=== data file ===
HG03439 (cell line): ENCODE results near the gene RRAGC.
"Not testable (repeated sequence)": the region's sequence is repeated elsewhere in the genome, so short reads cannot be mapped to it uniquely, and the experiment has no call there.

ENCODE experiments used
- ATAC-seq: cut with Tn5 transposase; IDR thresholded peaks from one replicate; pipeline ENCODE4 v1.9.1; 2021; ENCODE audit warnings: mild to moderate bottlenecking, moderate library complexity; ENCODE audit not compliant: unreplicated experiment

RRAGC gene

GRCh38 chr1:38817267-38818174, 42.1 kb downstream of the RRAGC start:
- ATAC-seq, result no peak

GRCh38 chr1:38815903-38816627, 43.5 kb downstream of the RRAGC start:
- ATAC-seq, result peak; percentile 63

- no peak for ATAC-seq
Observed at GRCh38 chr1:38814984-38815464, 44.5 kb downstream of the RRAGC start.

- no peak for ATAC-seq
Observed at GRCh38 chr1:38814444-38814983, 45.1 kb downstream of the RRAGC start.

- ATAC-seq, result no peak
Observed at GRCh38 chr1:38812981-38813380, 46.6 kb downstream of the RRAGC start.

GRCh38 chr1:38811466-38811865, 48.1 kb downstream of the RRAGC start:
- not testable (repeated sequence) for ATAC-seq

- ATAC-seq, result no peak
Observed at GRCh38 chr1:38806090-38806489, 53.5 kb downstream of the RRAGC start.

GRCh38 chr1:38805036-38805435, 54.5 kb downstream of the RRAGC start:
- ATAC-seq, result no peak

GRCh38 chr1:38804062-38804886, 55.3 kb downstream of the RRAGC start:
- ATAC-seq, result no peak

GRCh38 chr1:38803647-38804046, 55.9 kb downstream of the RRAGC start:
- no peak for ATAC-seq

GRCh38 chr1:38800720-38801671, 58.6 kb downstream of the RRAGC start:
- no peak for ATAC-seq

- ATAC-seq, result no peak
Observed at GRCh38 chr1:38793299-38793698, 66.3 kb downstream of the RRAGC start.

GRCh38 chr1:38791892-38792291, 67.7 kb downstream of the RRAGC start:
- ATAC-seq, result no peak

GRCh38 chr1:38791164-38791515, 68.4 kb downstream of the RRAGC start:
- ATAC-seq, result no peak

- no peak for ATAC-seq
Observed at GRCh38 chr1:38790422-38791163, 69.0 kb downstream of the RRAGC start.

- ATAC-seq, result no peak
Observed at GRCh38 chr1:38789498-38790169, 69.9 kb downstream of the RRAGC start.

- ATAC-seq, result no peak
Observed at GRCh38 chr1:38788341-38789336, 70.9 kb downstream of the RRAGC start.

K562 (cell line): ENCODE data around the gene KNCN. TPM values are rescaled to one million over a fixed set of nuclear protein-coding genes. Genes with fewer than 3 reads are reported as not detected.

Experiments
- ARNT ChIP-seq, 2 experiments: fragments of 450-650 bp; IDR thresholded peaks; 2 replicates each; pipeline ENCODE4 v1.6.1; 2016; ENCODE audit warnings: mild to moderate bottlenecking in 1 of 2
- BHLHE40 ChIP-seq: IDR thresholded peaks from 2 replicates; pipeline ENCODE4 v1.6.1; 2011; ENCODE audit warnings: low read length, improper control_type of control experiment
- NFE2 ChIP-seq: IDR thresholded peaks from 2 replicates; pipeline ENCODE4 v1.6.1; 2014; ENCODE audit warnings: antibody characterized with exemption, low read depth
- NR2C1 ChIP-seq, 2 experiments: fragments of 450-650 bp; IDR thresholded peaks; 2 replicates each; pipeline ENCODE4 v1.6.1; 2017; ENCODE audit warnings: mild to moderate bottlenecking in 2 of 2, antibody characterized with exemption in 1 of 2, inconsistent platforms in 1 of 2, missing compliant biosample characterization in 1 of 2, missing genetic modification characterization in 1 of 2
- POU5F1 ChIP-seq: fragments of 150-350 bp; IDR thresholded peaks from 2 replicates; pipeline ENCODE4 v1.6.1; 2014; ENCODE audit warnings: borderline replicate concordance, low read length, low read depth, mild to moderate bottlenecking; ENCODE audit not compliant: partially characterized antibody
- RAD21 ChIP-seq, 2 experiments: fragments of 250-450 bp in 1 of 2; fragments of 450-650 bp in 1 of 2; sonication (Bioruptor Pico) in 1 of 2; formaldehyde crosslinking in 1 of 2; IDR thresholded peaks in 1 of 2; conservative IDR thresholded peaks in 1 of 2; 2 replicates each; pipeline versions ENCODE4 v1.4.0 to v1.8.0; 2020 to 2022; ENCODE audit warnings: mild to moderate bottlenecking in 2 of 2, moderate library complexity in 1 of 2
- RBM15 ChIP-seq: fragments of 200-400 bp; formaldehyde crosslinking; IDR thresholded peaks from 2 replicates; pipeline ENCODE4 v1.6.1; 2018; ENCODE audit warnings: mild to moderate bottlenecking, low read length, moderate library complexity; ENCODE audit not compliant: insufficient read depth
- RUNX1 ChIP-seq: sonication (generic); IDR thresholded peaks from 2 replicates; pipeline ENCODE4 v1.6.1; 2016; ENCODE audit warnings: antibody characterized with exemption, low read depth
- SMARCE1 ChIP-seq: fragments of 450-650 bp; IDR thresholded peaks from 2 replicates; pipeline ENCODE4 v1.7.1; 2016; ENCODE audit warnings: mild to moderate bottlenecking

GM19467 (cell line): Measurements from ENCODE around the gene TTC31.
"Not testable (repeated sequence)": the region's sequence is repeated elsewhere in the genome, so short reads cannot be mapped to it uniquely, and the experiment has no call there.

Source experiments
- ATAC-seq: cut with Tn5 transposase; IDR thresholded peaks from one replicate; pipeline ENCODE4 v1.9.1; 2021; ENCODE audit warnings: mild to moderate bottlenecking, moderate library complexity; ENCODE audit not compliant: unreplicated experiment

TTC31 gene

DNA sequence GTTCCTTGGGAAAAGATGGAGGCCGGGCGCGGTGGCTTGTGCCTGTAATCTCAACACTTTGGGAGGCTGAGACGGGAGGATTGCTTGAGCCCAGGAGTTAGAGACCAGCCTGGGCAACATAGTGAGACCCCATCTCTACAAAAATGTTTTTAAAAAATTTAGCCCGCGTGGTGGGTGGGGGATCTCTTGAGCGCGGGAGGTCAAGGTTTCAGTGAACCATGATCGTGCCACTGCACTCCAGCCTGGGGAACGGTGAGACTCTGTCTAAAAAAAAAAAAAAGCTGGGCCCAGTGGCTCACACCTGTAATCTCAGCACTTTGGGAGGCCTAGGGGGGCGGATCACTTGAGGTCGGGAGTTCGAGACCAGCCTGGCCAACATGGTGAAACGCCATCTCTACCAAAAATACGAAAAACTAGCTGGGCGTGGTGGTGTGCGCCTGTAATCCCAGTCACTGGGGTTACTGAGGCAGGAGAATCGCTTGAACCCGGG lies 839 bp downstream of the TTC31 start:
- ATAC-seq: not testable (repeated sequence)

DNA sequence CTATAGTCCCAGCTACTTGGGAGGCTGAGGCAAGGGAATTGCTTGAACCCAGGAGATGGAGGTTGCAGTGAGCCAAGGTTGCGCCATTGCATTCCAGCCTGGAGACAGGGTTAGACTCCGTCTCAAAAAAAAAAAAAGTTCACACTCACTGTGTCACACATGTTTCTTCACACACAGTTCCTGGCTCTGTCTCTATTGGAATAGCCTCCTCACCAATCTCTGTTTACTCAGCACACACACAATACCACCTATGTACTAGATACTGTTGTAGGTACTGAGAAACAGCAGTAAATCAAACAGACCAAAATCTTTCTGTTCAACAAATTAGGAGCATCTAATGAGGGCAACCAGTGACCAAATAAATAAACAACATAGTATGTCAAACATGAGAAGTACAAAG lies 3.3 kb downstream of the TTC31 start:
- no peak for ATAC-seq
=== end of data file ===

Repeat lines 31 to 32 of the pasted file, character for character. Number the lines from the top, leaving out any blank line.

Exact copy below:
- ATAC-seq, result no peak

GRCh38 chr1:38791164-38791515, 68.4 kb downstream of the RRAGC start: